I’m home, sitting on the couch in our living room, which still doesn’t quite feel like our living room, after a lovely dinner prepared by Erik after my first day back at teaching. A good glass of red wine (from a bottle that was a gift from the Port Angeles Symphony last season) and “evening” jazz on KPLU have eased the rough edges of the day.
I started teaching about four years ago. I had submitted my resume to a local “school of music” - a.k.a. a lesson factory in a strip mall - for a spot as a voice teacher, when they contacted me about teaching piano lessons. What?! Are they crazy?! I am NOT a pianist, never was, never will be. But after talking with the man (who was desperate for another piano teacher!), I decided to give it a shot. When you’re talking about teaching 8-year-olds, it’s really just music lessons using the piano as a tool. You’re not trying to create the next Jay Greenberg or Lang Lang; at least I’m not. I figure the goal with piano lessons at this age is to teach music theory and basic piano skills while (hopefully) instilling a love of music-making that will stay with them into adulthood. I was surprised to discover that I loved doing just that. That I love music so much, and love my childhood music memories, that I really was able to help these children love it, too.
I taught lessons at the “school” for about two years. I had come to love teaching enough that I wanted to have a bit more control over my schedule, more importantly, over who I taught. So I started teaching out of my home last fall, many of my students having “defected” from the school to continue studying with me privately. There are a handful of students - well, no, I guess I’m down to one – who have been with me since my first day at the school, and it has been such a joy to watch them grow, as musicians, students, and people. The one student who is still with me won my heart one day in my first month of teaching. She kept asking questions about why music was dictated this way, and “why don’t they do it this way” and “what happens if…” After trying to placate her and give her answers that she could comprehend at that stage, I finally had to say “You know, you’re getting a little ahead of yourself! You’ll have to trust me on this one. Take my word for it for now, and in a few months we’ll get to the details.” She looked sheepish and said, “Yeah, I do that [get ahead of herself] sometimes. This one time, I was playing with my chemistry set, and I did some things way before I was supposed to, and the experiment didn’t work.” She was eight! I just wanted to hug her, she was so cute.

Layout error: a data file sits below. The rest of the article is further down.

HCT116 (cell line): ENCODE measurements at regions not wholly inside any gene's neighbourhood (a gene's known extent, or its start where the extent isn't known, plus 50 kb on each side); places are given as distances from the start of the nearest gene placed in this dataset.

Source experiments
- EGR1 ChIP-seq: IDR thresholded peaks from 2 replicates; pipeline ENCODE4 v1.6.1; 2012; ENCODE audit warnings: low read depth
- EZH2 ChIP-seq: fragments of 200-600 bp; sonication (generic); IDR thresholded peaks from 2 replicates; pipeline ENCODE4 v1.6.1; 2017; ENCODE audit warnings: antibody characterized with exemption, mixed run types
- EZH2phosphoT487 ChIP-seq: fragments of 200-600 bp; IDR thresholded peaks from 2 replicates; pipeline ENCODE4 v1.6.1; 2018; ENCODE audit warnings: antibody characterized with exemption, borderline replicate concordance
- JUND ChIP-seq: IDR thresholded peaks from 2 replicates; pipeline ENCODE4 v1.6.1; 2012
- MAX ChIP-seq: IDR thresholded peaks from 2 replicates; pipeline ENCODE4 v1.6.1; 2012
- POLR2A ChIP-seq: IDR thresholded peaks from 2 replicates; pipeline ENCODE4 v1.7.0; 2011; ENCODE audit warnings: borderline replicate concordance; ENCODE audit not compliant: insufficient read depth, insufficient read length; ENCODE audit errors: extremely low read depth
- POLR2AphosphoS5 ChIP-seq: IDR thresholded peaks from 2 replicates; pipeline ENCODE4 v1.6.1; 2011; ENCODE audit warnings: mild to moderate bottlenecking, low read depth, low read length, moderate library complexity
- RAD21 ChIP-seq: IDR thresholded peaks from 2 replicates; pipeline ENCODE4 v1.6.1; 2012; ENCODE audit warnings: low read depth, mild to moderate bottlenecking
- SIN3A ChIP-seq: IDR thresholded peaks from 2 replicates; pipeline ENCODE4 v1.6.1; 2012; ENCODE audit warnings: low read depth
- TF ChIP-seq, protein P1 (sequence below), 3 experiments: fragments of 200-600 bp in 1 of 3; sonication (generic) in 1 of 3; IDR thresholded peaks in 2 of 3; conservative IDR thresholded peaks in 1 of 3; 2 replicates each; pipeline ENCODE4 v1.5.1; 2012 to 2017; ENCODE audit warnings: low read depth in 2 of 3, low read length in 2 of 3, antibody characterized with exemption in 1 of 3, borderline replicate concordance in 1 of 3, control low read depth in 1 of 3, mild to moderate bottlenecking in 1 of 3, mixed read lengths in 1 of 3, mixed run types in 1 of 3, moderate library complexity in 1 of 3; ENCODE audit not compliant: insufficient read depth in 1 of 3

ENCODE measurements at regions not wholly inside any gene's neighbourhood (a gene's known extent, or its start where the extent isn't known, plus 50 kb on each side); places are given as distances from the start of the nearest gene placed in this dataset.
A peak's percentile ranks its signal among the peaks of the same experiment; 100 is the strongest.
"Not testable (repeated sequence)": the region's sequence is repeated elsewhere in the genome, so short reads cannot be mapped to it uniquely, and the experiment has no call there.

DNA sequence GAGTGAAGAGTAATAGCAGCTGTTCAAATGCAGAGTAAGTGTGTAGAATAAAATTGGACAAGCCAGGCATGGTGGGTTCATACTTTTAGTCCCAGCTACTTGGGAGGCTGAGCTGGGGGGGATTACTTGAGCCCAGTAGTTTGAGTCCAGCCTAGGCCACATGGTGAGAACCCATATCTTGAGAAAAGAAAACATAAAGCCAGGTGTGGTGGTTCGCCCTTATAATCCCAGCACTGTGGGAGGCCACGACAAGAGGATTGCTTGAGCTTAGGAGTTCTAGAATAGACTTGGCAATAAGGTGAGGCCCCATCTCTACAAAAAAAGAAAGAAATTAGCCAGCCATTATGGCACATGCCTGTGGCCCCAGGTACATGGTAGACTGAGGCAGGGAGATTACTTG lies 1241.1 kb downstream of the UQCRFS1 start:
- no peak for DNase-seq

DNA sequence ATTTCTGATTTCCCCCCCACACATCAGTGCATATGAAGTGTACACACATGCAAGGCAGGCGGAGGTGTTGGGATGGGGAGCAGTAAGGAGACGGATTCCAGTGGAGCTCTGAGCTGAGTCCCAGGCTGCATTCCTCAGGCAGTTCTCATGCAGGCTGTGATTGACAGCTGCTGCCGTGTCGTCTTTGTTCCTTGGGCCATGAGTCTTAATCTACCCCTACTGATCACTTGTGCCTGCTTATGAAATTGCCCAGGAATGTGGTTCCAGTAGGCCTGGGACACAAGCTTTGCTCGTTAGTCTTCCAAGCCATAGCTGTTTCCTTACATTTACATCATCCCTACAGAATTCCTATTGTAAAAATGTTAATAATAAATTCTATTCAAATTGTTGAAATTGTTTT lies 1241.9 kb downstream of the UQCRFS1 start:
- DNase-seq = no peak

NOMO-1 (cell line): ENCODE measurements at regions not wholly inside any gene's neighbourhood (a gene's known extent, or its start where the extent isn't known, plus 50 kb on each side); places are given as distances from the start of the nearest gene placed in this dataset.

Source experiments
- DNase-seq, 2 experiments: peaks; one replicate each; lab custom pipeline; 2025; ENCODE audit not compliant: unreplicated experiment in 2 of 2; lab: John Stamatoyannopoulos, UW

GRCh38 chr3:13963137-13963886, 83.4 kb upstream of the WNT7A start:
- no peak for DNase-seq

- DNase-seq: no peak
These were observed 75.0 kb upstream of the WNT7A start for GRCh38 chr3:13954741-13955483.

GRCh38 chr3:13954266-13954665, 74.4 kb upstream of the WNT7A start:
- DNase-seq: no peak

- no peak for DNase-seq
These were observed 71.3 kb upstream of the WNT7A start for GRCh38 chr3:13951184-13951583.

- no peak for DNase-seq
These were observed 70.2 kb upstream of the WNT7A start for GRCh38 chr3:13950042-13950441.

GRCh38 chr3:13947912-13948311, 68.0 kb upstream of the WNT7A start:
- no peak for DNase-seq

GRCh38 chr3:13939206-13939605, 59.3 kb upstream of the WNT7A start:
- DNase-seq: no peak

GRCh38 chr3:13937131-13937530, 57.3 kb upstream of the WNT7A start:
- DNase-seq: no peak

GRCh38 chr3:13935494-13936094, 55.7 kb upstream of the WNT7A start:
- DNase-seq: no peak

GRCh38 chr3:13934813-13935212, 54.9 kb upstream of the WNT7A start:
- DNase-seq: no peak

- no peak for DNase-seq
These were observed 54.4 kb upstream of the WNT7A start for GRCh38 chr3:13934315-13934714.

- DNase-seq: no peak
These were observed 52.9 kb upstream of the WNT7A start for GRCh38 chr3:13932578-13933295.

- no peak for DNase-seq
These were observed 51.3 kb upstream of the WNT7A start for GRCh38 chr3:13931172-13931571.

Then there was the little girl who came in for voice lessons, after struggling through piano for a few years. Her mother wanted her to have music lessons, but didn’t want to force it in such a way as to make her hate music (a good mom, in my book), so they had decided to give voice lessons a try. She, the little girl, loved to sing, but had recently started getting teased at school about her voice. A gorgeous child, and very smart, I imagine she is often a target of teasing, well-mannered or otherwise, from her peers. When I asked her to tell me why she wanted to take voice lessons (my first question to every new student), tears streamed down her cheeks and she stared at the ceiling as she talked of her love of music and singing. She didn’t say anything negative, no mention of teasing, but I could sense that she had been wounded. I had intended to take a trial lesson with her and then tell her mother that I didn’t teach voice to children, but I was won over. We’ve been working together for about a year and a half now, and she is really finding her voice, pardon the pun, including singing two songs at her brothers’ music recital. If there was teasing, I didn’t hear anything of it; I only heard how excited she was to share her music with her family. This year we’re adding some piano back into the mix; she’s also learning solfege sight-reading skills. Oh, and in the spring, she saw the Phantom of the Opera movie, and decided that “opera is pretty cool.” We talked a little bit about Phantom being a musical, not an opera, but I didn’t want to get all snobby on her when she was so excited about classical singing! Then this summer, she went to “opera camp,” sponsored by Seattle Opera. She went on a tour of the hall, saw the Rhinemaidens rehearse in their harnesses, and participated in a play version of The Ring. Now she’s a regular opera buff! How cool is that?!
Anyway… All this remiscing is due to the fact that today was the start of my last “semester” of teaching. After December, I won’t be teaching anymore. I’ll be traveling too much for work, and when I’m home I’ll have other projects that I need to be preparing. In fact, I don’t really have time to teach this fall, but I couldn’t leave my students in the lurch. Two weeks ago I gave everyone the option of continuing until December or calling it quits now, and all of them – including six brand-new students – have chosen to continue. I have such relationships with these families; two of my “piano moms” were also my students, which I thought set a wonderful example for their children. They grew to be friends, and their children came to be so dear to me. I will treasure every week I have left with them. I’m happy that my singing career is taking off, but I am sad to be starting an extended “sabatical” from teaching.